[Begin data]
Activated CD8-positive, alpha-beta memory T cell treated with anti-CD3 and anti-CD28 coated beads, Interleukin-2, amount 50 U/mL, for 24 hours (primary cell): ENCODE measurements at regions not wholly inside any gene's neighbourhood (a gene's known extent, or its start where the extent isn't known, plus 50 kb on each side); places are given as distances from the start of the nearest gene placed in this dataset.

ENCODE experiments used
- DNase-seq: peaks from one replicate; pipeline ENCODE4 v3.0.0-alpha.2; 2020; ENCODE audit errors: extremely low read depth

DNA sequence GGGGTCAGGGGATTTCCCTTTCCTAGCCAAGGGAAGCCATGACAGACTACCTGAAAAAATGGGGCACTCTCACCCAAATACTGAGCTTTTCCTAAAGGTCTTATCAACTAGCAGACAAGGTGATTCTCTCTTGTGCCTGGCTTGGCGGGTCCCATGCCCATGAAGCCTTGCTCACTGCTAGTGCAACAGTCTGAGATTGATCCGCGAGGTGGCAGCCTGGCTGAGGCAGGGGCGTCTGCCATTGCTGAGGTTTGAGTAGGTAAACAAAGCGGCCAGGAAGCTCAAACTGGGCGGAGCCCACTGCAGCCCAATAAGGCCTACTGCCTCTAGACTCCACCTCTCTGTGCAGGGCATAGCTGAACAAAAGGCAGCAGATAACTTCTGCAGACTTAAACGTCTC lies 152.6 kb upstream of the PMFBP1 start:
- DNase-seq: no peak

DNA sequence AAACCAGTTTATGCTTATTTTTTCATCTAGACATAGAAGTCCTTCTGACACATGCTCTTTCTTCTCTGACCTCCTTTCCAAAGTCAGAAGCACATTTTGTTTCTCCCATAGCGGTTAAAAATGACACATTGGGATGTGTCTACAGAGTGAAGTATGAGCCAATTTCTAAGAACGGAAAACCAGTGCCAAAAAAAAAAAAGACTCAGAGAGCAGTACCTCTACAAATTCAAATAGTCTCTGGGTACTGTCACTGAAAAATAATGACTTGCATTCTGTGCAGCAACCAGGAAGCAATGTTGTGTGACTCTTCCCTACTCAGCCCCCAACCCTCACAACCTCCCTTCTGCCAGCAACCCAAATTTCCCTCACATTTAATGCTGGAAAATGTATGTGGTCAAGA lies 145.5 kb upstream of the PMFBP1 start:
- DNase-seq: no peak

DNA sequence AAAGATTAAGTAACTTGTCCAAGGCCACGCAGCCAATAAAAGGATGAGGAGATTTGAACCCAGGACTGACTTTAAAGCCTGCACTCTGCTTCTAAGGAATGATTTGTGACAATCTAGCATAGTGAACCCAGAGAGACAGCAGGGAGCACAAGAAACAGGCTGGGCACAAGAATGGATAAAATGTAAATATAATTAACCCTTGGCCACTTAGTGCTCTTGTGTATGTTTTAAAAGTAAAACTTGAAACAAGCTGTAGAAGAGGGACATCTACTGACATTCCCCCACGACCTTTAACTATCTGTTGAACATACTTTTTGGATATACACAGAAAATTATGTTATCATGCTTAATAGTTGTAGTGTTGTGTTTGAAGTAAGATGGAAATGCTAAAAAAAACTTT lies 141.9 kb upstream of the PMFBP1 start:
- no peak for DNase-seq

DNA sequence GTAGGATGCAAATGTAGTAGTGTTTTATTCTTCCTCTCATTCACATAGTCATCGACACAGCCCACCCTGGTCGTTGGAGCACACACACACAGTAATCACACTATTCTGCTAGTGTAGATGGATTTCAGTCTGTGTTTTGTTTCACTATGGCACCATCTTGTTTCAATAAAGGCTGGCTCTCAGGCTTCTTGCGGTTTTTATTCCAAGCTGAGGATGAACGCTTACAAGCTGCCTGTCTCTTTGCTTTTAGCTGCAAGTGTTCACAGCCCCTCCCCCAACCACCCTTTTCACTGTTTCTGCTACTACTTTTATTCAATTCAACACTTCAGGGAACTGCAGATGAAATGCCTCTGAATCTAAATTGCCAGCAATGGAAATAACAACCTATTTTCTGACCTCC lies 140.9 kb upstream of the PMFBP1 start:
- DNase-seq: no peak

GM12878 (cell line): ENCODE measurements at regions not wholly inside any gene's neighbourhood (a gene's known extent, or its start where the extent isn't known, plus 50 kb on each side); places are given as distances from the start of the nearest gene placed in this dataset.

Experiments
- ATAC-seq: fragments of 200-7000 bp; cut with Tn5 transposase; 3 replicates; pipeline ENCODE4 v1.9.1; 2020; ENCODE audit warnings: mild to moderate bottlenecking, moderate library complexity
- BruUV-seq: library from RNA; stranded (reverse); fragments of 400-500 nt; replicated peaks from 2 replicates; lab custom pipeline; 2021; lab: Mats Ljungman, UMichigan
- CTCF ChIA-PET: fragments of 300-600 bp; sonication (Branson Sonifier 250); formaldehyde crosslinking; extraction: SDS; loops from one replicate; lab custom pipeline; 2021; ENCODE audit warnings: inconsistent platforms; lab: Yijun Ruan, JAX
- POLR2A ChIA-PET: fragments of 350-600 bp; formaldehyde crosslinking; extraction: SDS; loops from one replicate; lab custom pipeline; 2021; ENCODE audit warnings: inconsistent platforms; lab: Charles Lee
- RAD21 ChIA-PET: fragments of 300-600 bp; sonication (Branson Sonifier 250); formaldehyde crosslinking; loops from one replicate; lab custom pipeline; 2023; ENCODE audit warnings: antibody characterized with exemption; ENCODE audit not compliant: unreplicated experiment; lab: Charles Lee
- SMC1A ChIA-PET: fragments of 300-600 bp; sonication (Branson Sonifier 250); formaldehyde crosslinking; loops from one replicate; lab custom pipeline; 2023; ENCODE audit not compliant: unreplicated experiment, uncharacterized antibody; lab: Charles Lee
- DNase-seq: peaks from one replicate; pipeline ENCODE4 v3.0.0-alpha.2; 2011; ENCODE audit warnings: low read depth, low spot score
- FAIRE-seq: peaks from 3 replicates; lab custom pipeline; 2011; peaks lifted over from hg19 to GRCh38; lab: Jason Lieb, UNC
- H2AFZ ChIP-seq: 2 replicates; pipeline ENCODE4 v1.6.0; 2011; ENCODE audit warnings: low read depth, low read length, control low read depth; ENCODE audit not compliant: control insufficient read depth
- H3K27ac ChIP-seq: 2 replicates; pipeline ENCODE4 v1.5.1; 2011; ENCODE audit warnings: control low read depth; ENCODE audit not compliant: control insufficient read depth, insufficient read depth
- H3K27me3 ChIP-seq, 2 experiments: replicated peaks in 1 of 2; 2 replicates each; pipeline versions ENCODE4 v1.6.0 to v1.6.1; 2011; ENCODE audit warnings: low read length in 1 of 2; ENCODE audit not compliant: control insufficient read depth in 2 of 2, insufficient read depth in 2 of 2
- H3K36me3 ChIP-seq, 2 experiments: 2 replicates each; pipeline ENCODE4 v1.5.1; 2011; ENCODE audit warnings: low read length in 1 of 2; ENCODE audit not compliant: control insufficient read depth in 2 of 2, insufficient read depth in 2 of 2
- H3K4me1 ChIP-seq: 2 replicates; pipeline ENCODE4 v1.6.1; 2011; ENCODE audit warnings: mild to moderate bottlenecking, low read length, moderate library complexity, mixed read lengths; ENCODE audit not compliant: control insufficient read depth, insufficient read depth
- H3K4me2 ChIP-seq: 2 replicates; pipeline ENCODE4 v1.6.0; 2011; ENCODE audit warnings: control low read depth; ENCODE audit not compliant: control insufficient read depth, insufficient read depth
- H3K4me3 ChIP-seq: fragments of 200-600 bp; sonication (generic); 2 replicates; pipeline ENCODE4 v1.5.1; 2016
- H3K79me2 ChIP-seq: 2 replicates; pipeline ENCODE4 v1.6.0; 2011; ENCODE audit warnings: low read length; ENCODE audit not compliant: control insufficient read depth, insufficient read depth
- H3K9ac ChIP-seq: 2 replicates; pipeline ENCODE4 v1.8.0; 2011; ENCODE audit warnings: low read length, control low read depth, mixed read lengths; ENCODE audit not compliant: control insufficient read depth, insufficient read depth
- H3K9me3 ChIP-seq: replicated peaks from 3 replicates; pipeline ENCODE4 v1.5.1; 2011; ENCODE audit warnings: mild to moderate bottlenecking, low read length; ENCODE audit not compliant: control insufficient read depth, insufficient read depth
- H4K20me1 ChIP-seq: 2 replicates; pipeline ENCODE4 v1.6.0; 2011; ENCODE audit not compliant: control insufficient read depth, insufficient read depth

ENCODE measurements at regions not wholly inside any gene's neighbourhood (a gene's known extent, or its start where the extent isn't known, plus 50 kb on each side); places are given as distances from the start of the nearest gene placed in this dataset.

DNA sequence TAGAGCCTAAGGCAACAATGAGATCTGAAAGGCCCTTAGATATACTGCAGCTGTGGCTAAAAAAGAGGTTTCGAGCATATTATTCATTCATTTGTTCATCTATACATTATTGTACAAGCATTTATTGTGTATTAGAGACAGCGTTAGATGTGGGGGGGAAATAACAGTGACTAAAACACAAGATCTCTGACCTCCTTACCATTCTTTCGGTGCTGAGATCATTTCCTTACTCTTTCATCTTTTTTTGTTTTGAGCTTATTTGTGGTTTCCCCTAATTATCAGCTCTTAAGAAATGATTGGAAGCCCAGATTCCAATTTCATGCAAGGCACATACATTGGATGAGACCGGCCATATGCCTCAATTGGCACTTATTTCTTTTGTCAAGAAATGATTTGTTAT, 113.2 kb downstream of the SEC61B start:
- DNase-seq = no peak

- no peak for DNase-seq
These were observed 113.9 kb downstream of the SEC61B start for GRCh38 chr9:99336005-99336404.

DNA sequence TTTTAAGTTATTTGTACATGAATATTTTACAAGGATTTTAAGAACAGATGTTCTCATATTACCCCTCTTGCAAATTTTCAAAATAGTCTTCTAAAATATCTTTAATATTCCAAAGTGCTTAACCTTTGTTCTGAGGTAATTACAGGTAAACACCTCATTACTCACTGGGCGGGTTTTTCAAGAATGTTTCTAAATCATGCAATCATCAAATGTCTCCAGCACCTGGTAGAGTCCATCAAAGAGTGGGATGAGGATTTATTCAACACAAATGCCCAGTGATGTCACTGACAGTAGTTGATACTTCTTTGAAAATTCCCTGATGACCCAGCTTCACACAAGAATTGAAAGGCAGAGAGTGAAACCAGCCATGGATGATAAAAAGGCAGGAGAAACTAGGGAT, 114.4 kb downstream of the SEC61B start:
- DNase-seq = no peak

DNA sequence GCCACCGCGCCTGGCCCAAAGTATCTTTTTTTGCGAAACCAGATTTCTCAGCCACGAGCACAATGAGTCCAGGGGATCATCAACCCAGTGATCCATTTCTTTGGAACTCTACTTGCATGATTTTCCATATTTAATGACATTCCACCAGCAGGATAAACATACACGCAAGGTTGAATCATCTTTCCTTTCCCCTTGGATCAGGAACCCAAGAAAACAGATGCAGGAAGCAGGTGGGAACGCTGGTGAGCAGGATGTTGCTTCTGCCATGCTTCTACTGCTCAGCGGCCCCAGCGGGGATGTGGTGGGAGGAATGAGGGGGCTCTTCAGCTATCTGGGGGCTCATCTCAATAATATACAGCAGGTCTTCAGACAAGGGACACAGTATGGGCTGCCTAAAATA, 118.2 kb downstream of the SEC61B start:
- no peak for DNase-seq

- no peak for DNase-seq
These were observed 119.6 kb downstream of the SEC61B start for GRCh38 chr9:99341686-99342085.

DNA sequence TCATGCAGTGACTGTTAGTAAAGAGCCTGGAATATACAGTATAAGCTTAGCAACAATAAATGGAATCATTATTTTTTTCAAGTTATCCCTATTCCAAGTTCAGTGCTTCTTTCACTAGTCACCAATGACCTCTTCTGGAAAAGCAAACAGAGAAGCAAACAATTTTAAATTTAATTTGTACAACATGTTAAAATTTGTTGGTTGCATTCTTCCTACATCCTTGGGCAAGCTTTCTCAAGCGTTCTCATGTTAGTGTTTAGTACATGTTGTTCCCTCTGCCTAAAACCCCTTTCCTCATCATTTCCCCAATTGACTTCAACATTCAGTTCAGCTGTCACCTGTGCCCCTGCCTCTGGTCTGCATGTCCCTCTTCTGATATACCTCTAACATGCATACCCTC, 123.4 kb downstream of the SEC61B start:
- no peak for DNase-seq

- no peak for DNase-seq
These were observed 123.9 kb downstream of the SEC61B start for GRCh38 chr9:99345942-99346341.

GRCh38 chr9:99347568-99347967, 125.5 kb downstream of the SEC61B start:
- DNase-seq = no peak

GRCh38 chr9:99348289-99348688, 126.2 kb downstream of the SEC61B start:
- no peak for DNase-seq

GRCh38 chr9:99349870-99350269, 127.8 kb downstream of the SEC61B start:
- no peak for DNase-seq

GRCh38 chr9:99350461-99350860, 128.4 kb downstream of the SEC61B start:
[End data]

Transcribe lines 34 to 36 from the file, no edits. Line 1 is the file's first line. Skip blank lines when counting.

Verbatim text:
DNA sequence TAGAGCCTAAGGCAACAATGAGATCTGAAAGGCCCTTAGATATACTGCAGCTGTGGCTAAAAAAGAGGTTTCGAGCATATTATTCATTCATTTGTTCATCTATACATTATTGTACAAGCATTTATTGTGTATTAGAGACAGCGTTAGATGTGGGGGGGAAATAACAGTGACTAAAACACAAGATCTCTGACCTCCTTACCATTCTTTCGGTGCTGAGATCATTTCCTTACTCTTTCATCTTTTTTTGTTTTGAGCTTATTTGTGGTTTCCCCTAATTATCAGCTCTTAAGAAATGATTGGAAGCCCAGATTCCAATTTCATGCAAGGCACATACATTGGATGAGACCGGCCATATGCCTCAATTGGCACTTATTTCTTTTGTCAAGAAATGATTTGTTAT, 113.2 kb downstream of the SEC61B start:
- DNase-seq = no peak

- no peak for DNase-seq